Secret Scotland

If it's secret, and in Scotland…

Back to school – Glasgow School of Art (Oh, I mean the Mackintosh Building now)

I’d been a bit irritated/disappointed at not being able to get back for a look at the Glasgow School of Art since I grabbed some pics after the fire back in 2014, I always seem to be nearby, but not quite there.

Although I hadn’t planned being there last week, when I ended up nearby I decided that no matter the hassle, I was going to have a look.

I’m not sure what I expected, but the ‘good news’ was that the place is still so shrouded in scaffolding, and hidden behind Portakabins, that there isn’t really much to see from the outside.

While I don’t think there’s been much mention of the work going on there recently, it has featured in the news whenever any significant developments arise, or work gets underway, such as the creation of development models which have been used to plan restoration, and the awarding of contracts.

For a Glasgow local like me, it’s a little confusing…

The Glasgow School of Art has, for all my life, been what is now referred to as the Mackintosh Building, and at the moment, that matters, since the Mackintosh Building is closed to visitors while restoration work is undertaken, but the Glasgow School of Art now included a modern building complete across the road from this, and completed just about the same time as the fire, so the new building was able to take over many of the duties performed in the old building.

I’ll just have to try to learn to ‘Get it Right’.

This is the Mackintosh Building being restored.

Mackintosh Rebuild

Mackintosh Rebuild

Mackintosh Rebuild

Mackintosh Rebuild


May 29, 2018 Posted by | Civilian, photography | , , , | Leave a comment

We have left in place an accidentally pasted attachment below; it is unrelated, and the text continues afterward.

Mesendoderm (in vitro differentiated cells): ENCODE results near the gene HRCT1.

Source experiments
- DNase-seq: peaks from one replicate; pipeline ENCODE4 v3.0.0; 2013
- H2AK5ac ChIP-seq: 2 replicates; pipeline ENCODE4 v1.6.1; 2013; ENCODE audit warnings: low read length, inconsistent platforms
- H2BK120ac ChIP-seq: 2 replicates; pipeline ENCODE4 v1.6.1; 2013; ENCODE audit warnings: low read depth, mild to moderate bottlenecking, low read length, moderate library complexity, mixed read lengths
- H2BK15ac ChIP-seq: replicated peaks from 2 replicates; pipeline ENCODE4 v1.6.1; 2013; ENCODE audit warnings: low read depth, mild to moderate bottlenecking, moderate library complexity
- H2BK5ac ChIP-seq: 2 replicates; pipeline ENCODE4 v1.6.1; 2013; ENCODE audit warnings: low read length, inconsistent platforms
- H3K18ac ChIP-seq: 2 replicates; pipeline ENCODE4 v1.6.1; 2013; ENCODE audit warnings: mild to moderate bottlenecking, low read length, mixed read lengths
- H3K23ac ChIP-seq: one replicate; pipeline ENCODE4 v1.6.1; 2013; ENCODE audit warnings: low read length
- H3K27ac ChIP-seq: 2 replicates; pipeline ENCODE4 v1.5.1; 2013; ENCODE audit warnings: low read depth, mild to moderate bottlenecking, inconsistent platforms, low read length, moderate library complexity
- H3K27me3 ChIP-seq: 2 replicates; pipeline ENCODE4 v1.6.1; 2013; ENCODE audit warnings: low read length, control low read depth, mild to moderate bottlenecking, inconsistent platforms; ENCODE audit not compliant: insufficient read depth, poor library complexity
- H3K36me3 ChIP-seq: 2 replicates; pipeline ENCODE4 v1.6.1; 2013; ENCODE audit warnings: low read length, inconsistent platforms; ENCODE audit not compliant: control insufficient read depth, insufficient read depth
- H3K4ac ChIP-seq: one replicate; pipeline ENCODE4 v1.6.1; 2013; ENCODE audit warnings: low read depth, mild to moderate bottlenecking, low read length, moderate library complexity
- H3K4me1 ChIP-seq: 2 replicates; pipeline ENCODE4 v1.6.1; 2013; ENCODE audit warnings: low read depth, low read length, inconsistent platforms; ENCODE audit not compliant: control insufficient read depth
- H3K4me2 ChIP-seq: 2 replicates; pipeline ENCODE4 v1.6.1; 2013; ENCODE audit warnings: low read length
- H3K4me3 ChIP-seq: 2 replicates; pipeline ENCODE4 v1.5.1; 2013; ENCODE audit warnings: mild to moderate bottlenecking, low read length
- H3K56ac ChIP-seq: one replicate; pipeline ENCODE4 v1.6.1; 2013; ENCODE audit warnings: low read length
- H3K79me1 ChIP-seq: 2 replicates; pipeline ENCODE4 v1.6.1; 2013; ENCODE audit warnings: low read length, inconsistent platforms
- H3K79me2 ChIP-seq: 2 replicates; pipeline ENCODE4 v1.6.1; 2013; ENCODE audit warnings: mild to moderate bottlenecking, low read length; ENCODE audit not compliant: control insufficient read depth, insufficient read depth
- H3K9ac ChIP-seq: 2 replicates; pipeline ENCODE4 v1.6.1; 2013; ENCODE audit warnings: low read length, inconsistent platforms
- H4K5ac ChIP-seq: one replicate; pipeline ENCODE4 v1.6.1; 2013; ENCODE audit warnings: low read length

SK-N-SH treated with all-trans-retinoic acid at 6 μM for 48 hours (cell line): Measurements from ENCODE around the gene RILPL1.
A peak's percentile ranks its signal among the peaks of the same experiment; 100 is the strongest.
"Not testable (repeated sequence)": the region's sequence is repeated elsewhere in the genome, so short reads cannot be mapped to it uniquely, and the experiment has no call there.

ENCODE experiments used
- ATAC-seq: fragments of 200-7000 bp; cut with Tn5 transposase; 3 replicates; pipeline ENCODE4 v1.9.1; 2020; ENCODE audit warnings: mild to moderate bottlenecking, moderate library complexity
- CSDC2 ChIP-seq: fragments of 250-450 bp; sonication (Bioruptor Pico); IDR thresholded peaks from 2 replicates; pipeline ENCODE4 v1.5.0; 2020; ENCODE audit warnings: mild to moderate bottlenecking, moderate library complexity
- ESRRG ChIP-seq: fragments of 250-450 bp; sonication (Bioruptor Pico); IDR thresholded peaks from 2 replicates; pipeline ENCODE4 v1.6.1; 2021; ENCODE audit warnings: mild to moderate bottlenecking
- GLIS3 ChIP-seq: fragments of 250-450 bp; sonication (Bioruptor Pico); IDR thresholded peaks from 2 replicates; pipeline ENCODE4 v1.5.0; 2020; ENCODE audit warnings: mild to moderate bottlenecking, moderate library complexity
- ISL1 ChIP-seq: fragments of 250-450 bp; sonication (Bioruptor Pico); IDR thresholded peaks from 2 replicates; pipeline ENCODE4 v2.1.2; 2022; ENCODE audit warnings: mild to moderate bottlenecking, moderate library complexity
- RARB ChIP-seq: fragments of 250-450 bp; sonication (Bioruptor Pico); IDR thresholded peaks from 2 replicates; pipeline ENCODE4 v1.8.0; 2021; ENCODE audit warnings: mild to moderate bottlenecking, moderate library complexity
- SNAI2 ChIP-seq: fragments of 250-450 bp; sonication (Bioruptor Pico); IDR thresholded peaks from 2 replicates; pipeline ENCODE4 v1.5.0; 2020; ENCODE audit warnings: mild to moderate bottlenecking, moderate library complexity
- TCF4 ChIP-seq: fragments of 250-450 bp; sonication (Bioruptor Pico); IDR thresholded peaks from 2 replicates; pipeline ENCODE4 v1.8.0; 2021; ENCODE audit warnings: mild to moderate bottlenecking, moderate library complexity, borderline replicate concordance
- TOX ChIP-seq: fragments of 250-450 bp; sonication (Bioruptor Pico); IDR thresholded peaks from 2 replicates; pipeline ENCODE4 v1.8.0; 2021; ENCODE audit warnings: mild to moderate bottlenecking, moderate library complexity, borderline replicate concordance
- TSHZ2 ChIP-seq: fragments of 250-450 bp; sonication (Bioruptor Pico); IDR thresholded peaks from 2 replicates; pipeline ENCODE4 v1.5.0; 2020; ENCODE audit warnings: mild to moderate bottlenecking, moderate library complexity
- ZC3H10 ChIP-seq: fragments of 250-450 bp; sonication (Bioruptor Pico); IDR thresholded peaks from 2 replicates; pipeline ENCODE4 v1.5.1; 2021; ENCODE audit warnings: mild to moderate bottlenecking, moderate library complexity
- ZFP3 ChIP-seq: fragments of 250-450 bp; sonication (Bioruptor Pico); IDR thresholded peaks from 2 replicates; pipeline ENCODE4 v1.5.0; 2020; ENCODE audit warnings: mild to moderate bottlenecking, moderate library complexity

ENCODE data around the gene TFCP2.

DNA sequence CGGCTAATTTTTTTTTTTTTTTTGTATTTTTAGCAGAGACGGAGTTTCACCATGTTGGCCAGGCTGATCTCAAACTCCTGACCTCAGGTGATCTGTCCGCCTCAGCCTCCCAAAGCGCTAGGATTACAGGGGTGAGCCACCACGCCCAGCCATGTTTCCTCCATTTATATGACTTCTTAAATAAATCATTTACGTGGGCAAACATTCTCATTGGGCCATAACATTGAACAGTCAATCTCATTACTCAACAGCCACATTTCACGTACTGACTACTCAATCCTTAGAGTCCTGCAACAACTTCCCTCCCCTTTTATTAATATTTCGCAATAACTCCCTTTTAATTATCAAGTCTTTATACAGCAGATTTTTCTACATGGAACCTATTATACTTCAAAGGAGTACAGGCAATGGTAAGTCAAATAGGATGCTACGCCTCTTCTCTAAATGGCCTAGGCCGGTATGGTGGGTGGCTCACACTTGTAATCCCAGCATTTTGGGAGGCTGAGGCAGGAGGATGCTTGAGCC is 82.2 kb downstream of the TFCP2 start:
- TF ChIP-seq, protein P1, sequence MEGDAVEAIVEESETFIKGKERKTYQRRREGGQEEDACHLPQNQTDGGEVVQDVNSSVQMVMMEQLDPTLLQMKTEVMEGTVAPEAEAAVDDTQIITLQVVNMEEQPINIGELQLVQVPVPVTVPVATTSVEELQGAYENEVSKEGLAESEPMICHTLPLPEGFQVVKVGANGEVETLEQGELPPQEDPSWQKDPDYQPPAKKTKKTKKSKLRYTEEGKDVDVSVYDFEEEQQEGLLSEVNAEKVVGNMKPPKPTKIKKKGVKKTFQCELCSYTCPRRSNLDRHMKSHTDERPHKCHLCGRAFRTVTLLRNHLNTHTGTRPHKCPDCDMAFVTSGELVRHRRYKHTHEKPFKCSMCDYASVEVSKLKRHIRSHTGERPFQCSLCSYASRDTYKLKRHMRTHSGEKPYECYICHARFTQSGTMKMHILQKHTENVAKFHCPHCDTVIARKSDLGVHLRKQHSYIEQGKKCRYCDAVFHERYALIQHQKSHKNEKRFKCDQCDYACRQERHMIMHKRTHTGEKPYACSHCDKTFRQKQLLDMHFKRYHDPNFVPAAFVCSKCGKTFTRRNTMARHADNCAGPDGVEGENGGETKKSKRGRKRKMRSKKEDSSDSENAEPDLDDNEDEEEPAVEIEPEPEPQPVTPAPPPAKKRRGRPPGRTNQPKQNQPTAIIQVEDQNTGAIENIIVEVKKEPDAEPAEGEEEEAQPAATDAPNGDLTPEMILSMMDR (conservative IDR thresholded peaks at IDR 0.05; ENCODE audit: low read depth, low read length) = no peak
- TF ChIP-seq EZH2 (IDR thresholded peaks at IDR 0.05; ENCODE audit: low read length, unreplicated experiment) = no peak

Another boost for the Maid of the Loch

Looks as if I will have to start saving for a ticket, as another boost for the final stages of restoring the Maid of the Loch to sailing the loch was reported in the news.

Funding boost for moored paddle steamer Maid of the Loch

All I have to do is keep shuffling along for a few more years, and I can maybe recreate the sailing I managed just before she fell out of service.

John Beveridge, chairman of the charity that owns the Maid, said: “The Paddle Steamer Preservation Society has supported us from the beginning, and to now give us £50,000 shows the faith they have in us to get the Maid sailing once again.

“Their support takes us yet another step closer to our goal, and it is a huge boost to have the country’s leading preservation organisation demonstrating this commitment.

“We are most grateful, and look forward, with confidence, to the Maid’s first sail.”

Paul Semple, PSPS national chairman, said: “I am absolutely delighted that the PSPS is able to offer this level of support to help ensure that the Maid of the Loch returns to service.

Maid of the Loch 2017

Maid of the Loch 2017

April 9, 2018 Posted by | Appeal, Civilian, council, Maritime, Transport | , , , | Leave a comment

Nice little boost for Maid of the Loch fund raising

I was going to make a post about the Maid of the Loch receiving an award of £950,000 from the Scottish government’s Regeneration Capital Grant Fund towards the goal of £5.5 million needed to complete the paddle steamer’s return to operation.

While I first saw this listed in the total award summary, the BBC was kind enough to prepare an article summarising the project.

After some 22 years of constant fundraising and repairs, investments of around £2 million over that time, the company is almost ready for the final attempt to get the steamer fit to sail the waters again.

The Maid has not sailed since 1981 and has been moored at Balloch Pier for more than two decades.
The funding from the Scottish government’s Regeneration Capital Grant Fund takes the project closer to its £5.5m target.

It is hoped the ship can be used for cruises and functions.

The Loch Lomond Steamship Company, which owns the paddle steamer and is leading the regeneration project, has described the funding as a “major milestone”.